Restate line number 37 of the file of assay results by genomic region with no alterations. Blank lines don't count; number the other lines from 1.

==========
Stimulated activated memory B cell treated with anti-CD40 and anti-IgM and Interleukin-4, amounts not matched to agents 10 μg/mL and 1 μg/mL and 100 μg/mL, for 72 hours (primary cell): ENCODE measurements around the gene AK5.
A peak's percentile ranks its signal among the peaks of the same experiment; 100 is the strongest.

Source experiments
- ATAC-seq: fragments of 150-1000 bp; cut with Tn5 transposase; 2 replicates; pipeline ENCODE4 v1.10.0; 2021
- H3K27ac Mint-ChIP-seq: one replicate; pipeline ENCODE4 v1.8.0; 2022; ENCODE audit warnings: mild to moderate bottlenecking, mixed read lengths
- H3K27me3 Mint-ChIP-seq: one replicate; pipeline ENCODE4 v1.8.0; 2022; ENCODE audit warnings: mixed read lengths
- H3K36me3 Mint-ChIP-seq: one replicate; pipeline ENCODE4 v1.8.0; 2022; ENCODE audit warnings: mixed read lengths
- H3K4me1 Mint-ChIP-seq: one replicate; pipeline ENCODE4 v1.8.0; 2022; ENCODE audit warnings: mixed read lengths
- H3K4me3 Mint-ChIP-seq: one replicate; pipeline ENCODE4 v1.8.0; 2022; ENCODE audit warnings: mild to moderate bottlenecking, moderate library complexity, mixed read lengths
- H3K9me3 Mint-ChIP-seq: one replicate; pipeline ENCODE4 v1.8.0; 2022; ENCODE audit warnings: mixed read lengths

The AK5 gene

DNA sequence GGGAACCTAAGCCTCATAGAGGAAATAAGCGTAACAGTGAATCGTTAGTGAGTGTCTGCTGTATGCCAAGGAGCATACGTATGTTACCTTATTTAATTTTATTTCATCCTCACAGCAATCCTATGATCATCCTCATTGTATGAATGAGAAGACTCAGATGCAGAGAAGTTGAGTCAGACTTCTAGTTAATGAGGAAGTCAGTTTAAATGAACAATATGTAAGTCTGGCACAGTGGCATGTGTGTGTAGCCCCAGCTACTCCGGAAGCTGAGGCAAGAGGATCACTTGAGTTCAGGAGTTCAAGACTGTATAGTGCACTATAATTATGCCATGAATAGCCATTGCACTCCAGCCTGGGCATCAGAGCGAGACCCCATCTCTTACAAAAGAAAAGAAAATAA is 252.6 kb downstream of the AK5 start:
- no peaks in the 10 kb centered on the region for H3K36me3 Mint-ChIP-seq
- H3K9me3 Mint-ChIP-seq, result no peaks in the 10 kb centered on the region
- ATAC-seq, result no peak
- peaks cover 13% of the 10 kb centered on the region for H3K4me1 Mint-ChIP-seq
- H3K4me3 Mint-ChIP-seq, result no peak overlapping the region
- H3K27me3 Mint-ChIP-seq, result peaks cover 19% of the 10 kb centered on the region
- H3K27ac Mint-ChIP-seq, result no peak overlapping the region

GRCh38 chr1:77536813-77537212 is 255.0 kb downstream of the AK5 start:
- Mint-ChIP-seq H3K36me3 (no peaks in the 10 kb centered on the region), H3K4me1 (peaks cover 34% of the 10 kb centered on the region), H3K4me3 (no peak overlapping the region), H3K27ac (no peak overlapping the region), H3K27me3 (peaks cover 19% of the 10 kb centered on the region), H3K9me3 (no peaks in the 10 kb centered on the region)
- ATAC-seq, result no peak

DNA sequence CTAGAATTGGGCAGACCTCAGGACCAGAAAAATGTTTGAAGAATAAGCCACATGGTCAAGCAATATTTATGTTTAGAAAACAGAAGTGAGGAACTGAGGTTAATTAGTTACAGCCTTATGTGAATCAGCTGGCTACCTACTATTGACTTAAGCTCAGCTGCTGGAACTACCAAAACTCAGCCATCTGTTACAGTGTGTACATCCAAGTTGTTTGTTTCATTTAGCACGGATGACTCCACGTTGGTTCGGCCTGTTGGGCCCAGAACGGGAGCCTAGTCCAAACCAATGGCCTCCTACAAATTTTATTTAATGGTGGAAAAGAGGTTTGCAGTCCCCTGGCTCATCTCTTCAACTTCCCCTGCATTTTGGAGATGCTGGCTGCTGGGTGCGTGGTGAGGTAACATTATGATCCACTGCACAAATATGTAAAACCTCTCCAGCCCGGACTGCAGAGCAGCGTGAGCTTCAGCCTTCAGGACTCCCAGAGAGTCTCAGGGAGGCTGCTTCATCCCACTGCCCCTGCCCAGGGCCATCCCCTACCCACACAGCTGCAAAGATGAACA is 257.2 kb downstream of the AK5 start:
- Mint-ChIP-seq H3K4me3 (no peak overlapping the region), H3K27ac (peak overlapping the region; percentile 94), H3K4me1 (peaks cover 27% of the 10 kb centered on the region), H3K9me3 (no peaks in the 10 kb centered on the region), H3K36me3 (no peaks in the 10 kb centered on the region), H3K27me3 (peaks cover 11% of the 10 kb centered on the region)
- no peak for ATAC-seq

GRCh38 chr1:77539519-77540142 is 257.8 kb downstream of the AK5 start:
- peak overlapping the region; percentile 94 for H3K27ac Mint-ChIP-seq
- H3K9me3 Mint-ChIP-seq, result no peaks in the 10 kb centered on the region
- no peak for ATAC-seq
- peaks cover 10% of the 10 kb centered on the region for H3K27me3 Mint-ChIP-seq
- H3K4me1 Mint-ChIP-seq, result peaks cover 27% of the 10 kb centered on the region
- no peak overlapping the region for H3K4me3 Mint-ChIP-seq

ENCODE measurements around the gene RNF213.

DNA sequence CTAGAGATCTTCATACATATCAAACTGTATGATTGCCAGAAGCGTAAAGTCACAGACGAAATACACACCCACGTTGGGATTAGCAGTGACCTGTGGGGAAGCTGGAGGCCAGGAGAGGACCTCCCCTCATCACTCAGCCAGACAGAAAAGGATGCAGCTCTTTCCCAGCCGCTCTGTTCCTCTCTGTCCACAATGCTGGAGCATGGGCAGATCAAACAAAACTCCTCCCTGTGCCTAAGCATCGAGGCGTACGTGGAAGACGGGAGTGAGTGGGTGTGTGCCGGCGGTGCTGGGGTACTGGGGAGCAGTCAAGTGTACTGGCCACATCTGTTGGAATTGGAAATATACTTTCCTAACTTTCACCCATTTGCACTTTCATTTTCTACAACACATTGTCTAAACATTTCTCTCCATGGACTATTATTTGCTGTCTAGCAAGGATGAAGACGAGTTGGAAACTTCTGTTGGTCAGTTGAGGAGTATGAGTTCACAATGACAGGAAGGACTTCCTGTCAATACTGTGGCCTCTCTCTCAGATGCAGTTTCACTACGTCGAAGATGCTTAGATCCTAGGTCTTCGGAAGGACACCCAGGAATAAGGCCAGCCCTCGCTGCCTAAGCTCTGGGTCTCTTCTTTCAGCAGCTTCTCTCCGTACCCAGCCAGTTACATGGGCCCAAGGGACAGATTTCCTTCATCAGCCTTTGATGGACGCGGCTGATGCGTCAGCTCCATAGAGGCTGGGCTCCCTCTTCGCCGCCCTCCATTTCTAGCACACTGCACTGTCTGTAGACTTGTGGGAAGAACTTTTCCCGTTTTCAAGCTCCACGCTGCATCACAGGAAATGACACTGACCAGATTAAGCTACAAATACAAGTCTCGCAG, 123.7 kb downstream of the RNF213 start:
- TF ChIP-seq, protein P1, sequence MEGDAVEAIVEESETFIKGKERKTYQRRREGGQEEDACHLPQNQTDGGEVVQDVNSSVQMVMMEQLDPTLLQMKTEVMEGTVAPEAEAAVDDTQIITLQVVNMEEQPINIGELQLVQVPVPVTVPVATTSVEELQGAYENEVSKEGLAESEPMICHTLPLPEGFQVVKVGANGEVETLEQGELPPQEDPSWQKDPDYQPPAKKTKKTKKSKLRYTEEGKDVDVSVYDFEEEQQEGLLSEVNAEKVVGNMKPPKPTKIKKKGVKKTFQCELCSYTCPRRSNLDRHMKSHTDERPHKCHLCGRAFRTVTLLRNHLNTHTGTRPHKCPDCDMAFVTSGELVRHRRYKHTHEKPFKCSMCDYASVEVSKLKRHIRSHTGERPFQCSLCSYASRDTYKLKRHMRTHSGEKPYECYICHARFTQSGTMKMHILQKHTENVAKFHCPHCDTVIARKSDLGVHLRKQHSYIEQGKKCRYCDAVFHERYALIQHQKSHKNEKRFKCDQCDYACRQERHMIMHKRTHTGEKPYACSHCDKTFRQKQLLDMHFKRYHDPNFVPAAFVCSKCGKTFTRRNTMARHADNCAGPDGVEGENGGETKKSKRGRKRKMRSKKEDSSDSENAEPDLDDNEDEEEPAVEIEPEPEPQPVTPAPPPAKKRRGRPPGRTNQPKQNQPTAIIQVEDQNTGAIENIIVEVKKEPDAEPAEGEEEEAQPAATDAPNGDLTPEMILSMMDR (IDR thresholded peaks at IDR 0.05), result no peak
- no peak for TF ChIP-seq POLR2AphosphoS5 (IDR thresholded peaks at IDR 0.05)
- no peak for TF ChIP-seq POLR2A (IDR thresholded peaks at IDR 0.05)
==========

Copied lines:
- no peak for TF ChIP-seq POLR2A (IDR thresholded peaks at IDR 0.05)